The performance of the Sirius Minerals (LSE: SXX) share price in the first half of 2019 has been hugely disappointing. The company’s shares have declined from 21p to 15p, which is a fall of almost 30%.
Looking ahead, further falls could be ahead for the stock in the near term. However, its long-term prospects continue to suggest it could deliver high returns.
Of course, it’s not the only FTSE 250-listed mining share which could generate capital growth over the long run. Precious metals miner Hochschild (LSE: HOC) could also provide investors with an appealing risk/reward ratio at the present time.
With the gold price reaching a six-year high, the financial outlook for gold miner Hochschild could be set to improve. Investors are becoming increasingly cautious about the prospects for the world economy, with an escalation of a global trade war leading to increasing demand for defensive assets. With gold being seen as a store of wealth, it would be unsurprising for its price to move higher.
Furthermore, US interest rate rises seem to have come to an end – in the short term at least. There is even the prospect of an interest rate cut, which could increase demand for gold as interest-producing assets may become less appealing on a relative basis.
With Hochschild trading on a price-to-earnings growth (PEG) ratio of just 0.2, it seems to offer a wide margin of safety. Although the prospects for the silver price may be less positive than for gold at the present time, and the company being highly dependent on precious metals prices, its risk/reward ratio could be enticing for long-term investors who can live with above-average volatility.
As mentioned, the Sirius Minerals share price has endured a tough period in recent months. Due to the uncertainty which still surrounds its project, notably in terms of the potential for further drives to raise funds from investors, its share price could remain volatile in the near term.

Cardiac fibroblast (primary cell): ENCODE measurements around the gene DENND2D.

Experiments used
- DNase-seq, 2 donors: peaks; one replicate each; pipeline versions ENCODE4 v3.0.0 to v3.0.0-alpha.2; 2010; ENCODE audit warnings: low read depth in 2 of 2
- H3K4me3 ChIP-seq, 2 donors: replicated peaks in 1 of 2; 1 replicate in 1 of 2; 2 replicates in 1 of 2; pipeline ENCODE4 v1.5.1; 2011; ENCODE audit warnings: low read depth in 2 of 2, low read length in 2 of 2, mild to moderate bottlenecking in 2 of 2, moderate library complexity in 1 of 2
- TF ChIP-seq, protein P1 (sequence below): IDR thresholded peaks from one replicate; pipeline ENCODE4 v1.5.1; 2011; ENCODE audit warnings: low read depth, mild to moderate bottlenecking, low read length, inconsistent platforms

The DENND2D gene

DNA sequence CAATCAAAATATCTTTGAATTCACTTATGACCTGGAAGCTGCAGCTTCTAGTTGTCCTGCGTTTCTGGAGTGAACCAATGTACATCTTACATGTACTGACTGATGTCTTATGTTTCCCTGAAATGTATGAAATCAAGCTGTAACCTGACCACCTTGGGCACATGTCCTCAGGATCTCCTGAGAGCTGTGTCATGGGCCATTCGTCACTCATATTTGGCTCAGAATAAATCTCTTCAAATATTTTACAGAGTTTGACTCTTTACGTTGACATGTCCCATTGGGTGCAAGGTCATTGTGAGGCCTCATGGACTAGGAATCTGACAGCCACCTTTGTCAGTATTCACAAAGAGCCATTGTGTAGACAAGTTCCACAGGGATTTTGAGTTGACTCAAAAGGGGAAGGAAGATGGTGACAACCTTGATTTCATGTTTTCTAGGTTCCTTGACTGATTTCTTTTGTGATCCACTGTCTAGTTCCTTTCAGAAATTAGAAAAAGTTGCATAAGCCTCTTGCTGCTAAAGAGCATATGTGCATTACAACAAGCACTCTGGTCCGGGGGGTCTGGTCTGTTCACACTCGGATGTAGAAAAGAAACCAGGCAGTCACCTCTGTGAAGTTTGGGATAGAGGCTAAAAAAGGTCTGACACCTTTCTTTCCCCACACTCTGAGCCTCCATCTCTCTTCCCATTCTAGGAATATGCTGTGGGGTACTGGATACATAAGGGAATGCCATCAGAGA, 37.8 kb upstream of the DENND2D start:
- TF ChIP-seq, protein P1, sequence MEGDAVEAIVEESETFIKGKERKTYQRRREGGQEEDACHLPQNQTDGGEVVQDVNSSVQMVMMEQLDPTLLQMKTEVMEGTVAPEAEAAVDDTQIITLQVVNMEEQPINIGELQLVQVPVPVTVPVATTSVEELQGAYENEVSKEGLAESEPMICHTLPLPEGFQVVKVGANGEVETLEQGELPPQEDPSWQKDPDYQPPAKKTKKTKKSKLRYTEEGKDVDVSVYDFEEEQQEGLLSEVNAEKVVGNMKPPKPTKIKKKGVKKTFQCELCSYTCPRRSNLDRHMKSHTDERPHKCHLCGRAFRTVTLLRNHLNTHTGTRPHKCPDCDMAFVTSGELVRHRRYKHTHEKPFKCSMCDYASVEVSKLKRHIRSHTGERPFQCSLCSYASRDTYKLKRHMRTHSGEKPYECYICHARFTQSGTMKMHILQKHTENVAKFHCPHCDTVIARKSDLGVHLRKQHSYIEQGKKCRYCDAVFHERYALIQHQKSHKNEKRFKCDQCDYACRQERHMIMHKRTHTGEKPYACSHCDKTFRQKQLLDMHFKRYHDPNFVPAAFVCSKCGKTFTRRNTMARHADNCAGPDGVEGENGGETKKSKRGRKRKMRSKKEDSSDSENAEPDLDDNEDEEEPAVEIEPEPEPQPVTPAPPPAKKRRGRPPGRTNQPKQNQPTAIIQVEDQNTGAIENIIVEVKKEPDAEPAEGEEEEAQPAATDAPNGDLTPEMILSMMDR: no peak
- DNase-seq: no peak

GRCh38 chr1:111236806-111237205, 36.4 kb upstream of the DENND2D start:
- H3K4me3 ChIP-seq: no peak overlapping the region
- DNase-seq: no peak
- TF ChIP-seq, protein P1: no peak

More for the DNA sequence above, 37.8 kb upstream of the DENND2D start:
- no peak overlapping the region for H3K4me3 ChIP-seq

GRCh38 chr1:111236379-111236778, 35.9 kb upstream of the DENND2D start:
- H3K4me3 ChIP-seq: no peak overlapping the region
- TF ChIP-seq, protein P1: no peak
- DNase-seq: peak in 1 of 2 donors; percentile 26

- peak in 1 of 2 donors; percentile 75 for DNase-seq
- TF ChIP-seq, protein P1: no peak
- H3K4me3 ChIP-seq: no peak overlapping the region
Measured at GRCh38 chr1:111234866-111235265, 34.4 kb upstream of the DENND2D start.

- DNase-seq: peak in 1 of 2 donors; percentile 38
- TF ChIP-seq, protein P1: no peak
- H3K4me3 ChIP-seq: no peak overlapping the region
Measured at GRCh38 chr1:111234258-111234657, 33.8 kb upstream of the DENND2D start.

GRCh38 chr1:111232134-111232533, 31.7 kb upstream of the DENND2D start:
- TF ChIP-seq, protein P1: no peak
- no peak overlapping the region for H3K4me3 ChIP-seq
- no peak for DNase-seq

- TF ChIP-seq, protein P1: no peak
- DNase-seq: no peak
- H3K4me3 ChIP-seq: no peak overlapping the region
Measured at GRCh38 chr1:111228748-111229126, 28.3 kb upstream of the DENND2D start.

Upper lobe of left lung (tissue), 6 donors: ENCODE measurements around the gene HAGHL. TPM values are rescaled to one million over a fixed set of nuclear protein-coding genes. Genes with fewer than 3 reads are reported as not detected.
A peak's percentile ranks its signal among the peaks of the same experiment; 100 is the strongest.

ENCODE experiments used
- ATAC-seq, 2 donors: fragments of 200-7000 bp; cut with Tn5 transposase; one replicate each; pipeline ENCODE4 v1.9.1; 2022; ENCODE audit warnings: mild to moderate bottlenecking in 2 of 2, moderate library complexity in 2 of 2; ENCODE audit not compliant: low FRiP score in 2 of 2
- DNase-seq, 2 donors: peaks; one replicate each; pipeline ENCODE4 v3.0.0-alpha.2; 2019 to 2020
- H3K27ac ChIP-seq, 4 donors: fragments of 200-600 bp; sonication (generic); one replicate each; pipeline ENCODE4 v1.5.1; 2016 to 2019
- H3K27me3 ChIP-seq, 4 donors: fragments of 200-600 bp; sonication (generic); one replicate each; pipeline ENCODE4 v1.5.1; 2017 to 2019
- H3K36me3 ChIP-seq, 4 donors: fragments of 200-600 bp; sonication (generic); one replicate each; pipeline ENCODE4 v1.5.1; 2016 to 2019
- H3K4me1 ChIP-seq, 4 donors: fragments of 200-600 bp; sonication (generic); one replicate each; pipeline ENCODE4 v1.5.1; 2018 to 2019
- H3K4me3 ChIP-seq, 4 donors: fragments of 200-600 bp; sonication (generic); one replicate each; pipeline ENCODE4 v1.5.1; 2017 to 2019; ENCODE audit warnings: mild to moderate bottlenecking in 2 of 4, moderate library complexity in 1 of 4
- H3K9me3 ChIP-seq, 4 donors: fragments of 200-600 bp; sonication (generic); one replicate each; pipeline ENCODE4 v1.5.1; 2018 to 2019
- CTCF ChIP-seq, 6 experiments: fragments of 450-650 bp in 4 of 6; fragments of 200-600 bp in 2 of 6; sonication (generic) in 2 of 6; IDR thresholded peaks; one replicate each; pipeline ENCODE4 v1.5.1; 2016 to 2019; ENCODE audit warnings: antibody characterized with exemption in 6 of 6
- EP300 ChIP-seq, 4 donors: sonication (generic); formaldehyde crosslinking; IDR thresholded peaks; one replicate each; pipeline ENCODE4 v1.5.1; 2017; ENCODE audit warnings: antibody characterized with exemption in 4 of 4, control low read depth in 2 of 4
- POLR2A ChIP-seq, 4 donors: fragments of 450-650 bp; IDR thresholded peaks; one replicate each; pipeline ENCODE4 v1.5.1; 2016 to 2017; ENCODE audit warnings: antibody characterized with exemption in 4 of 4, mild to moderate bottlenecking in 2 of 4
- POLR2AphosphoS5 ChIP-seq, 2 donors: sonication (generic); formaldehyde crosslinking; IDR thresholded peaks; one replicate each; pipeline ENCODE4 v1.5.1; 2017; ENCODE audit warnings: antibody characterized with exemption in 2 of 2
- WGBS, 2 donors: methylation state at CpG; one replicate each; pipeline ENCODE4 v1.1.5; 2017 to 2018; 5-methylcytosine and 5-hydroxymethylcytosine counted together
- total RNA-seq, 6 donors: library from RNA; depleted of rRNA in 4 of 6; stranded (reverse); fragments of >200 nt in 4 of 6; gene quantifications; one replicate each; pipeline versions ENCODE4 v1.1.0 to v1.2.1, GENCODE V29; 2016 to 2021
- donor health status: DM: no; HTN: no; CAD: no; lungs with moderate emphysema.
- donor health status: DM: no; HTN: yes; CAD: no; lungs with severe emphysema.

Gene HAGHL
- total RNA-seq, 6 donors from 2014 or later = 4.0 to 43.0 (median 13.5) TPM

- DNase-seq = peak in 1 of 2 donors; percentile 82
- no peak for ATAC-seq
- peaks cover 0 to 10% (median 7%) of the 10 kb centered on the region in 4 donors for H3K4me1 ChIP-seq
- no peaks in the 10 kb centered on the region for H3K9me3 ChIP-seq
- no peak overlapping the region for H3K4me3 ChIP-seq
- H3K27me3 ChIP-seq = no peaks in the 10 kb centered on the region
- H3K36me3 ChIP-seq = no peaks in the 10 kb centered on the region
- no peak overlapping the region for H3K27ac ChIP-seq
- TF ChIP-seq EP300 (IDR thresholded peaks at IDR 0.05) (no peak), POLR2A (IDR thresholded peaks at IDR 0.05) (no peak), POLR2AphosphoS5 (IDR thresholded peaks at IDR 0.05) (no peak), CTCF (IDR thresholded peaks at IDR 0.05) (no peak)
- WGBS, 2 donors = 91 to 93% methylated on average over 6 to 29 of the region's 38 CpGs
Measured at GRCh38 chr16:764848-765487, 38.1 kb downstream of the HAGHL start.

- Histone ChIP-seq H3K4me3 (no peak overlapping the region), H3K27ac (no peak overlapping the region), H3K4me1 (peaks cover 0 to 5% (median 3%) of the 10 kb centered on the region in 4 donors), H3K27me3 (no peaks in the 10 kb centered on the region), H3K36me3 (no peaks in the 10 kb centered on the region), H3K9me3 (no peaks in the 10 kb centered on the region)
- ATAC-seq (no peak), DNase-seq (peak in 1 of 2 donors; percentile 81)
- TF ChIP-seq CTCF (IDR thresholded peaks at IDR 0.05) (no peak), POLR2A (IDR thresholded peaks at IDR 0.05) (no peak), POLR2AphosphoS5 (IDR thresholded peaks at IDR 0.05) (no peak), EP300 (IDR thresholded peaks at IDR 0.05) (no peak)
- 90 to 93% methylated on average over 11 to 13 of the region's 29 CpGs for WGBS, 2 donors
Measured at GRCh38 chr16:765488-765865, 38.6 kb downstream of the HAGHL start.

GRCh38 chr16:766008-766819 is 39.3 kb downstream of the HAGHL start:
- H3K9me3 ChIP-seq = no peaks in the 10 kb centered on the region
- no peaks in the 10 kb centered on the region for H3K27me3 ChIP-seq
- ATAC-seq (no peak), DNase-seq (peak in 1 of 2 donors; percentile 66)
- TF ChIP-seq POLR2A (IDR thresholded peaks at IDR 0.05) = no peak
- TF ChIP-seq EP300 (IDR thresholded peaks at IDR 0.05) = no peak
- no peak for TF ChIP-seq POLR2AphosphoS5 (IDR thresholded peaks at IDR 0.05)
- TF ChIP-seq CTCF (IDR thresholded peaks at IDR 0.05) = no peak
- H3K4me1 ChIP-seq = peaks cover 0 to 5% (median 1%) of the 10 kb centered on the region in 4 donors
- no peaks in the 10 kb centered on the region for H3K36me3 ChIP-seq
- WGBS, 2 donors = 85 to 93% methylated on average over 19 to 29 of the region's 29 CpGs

However, in the long run, the company continues to offer significant growth potential. Its recent updates have shown that the project is progressing as planned, with several deals signed to supply its POLY4 fertiliser to a variety of markets over the long term. As such, the potential catalysts that could lift its share price over the coming years appear to remain in place.
As with any major project that is still a number of years away from completion, and that requires significant investment in order to reach that point, risks are high. However, for long-term investors who are able to buy the stock as part of a diverse portfolio of shares, Sirius Minerals could offer high rewards if it is able to deliver on its strategy.
Although further falls in its share price cannot be ruled out in the near term even though it trades at its lowest level in over three years, over the long run the company’s appeal relative to other mining stocks could be high.
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Peter Stephens has no position in any of the shares mentioned. The Motley Fool UK has no position in any of the shares mentioned. Views expressed on the companies mentioned in this article are those of the writer and therefore may differ from the official recommendations we make in our subscription services such as Share Advisor, Hidden Winners and Pro. Here at The Motley Fool we believe that considering a diverse range of insights makes us better investors.